Last night, March 18, a pedestrian was struck and killed by one of Uber's self-driving cars in Tempe, AZ. In response, Uber halted testing of autonomous vehicles across North America on Monday.
Tempe police stated: "The vehicle involved is one of the Uber’s self-driving vehicles. It was in autonomous mode at the time of the collision, with a vehicle operator behind the wheel."
The Washington Post stated: "Missy Cummings, a robotics expert at Duke University who has been critical of the swift rollout of driverless technology across the country, said the computer-vision systems for self-driving cars are 'deeply flawed' and can be 'incredibly brittle,' particularly in unfamiliar circumstances. Companies have not been required by the federal government to prove that their robotic driving systems are safe. 'We’re not holding them to any standards right now,' Cummings said, arguing that the National Highway Traffic Safety Administration should provide real supervision."
"The fact is these things will save lives and we need to get there"
The Post also quoted Timothy Carone, an associate teaching professor specializing in autonomous systems at the University of Notre Dame, who said: "fatal crashes involving autonomous vehicles, while tragic, will become become more commonplace as testing is introduced and further expanded. The road testing is the only way the systems can learn and adjust to their environments, eventually reaching a level of safety that cuts down on the number of motor vehicle deaths overall ... It’s going to be difficult to accept the deaths … but at some point you’ll start to see the curve bend ... The fact is these things will save lives and we need to get there."
"This tragic accident underscores why we need to be exceptionally cautious when testing and deploying autonomous vehicle technologies on public roads," said Senator Edward J. Markey (D-MA), a member of the Senate Commerce, Science and Transportation Committee. "If these technologies are to reap their purported safety, efficiency, and environmental benefits, we must have robust safety, cybersecurity, and privacy rules in place before these vehicles are traveling our roadways to prevent such tragedies from occurring. I’m committed to work with my Senate Colleagues on developing a comprehensive autonomous vehicle legislative package that ensures these important protections are included."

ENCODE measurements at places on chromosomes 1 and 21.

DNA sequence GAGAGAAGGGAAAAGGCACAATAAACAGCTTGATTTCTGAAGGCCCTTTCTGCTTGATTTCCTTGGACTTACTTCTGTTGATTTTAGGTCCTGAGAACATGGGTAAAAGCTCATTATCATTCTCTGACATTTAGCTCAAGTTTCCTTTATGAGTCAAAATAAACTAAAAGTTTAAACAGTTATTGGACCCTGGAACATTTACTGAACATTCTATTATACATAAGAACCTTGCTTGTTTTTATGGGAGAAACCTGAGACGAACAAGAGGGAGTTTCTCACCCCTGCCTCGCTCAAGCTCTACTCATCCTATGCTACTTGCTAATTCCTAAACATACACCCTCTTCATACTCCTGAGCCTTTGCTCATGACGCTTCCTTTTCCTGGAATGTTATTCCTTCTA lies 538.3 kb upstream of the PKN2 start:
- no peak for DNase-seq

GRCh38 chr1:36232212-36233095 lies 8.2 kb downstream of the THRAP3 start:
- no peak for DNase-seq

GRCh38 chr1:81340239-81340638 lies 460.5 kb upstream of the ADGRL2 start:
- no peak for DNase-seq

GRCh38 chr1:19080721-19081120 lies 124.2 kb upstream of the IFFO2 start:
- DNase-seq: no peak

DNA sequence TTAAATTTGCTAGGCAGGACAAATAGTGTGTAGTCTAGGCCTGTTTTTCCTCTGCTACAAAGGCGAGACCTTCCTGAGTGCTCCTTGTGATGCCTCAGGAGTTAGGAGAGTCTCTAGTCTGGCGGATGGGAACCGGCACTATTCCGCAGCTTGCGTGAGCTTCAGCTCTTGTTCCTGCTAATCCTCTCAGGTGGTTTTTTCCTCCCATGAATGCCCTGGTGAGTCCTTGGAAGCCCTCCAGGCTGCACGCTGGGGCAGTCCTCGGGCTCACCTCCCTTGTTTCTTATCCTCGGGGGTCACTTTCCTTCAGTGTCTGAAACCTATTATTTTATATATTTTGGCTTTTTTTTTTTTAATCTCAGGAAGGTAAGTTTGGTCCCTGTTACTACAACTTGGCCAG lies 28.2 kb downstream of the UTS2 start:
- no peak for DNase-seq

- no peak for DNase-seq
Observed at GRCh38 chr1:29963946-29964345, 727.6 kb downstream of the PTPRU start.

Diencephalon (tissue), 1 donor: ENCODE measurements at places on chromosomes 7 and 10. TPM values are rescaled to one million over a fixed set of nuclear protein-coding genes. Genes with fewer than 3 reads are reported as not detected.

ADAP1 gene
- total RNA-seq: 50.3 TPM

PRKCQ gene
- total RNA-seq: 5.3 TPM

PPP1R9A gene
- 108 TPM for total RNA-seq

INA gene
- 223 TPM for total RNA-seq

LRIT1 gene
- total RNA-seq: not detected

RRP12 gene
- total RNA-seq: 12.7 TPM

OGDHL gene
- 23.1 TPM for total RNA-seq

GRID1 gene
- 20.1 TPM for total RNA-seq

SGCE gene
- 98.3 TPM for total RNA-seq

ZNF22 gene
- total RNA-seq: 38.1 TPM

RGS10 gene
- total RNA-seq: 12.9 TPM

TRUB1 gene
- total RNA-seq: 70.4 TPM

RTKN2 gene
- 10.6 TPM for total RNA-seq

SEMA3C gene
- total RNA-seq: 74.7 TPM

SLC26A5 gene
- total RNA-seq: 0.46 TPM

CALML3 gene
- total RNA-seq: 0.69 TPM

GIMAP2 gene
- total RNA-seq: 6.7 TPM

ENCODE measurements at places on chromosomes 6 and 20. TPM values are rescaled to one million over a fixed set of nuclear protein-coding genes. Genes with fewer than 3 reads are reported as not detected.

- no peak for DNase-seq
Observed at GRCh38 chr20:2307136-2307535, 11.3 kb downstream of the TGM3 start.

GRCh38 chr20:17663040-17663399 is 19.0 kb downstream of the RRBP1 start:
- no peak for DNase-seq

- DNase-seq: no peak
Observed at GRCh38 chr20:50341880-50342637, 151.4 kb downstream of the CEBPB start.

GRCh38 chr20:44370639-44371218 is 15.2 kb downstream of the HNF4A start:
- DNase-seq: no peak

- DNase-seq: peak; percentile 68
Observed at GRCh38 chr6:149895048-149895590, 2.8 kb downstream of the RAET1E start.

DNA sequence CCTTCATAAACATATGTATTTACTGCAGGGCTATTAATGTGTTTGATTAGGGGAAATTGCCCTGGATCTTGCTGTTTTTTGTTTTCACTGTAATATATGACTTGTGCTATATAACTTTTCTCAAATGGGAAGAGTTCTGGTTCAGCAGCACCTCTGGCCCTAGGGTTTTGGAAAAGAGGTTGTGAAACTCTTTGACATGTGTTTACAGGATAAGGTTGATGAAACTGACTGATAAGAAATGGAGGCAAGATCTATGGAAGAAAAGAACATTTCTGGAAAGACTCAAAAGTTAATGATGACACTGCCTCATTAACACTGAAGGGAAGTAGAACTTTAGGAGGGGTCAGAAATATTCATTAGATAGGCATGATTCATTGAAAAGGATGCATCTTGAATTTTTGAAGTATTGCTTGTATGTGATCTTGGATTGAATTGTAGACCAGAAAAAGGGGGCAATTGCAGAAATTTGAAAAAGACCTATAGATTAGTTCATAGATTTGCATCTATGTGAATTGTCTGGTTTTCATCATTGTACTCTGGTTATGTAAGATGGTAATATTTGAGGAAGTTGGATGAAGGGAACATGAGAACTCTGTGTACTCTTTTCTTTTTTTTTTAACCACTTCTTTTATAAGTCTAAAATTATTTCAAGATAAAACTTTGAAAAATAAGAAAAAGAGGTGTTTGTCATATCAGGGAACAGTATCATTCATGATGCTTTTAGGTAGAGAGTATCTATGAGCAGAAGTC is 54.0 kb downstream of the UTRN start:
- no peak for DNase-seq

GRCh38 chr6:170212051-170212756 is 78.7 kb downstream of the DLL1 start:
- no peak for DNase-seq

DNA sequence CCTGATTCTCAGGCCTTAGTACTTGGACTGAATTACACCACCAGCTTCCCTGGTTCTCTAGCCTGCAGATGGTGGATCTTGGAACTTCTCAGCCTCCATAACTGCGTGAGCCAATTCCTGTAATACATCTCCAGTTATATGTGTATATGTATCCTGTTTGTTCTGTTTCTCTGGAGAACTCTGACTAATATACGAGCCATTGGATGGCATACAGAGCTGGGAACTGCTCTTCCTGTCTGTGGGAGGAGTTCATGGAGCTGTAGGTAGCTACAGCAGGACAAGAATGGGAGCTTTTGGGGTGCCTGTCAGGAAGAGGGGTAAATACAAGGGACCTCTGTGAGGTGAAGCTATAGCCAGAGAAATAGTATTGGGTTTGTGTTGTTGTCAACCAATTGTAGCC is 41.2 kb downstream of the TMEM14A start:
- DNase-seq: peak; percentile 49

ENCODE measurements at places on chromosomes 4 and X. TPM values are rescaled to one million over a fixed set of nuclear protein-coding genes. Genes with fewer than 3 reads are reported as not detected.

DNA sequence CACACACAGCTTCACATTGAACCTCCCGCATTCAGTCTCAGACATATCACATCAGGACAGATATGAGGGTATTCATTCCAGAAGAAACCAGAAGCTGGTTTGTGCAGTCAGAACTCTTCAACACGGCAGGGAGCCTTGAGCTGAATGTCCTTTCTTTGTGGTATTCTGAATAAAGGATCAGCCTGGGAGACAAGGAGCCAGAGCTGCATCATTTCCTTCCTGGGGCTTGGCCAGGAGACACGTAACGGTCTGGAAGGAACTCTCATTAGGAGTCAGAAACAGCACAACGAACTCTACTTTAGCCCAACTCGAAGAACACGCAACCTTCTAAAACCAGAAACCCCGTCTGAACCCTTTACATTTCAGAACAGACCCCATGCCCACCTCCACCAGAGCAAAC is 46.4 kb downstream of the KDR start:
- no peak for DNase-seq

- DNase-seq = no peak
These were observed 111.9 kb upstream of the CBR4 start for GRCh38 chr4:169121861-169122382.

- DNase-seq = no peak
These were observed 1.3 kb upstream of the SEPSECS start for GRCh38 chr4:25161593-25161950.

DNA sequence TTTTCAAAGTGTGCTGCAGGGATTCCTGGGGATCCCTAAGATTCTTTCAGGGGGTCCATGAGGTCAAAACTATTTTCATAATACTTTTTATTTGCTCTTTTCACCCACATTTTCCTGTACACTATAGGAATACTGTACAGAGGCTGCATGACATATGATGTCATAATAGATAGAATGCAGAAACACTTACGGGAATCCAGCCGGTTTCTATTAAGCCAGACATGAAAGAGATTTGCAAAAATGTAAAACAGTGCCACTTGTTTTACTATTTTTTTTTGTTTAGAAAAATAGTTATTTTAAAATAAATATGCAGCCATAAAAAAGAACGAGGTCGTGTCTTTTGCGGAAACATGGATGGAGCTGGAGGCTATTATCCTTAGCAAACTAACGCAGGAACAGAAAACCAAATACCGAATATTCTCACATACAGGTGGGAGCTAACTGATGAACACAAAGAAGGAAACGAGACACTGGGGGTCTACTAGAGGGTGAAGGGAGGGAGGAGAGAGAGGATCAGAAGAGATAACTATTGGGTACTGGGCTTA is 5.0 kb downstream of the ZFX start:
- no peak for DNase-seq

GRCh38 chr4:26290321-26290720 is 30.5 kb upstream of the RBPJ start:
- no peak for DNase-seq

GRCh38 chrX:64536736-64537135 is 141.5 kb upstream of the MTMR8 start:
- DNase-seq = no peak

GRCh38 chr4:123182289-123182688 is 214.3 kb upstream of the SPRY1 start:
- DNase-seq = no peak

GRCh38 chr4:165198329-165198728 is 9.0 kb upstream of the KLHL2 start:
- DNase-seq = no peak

Ironically, just this past Friday Uber and Waymo "urged Congress to pass sweeping legislation to speed the introduction of self-driving cars into the United States," Reuters reported. "Some congressional Democrats have blocked the legislation over safety concerns, and Monday’s fatality could hamper passage of the bill, congressional aides said Monday."
"There should be a national moratorium on all robot car testing on public roads"
"There should be a national moratorium on all robot car testing on public roads until the complete details of this tragedy are made public and are analyzed by outside experts so we understand what went so terribly wrong,” said John M. Simpson, Consumer Watchdog’s Privacy and Technology Project Director. "Arizona has been the wild west of robot car testing with virtually no regulations in place. That’s why Uber and Waymo test there. When there’s no sheriff in town, people get killed."
"Uber simply cannot be trusted to use public roads as private laboratories without meaningful safety standards and regulations," Simpson added.
The question: Will this tragedy ultimately push autonomous vehicle researchers to focus even more on safety, or will this set the industry back and cause states like AZ to rethink driverless-friendly policies?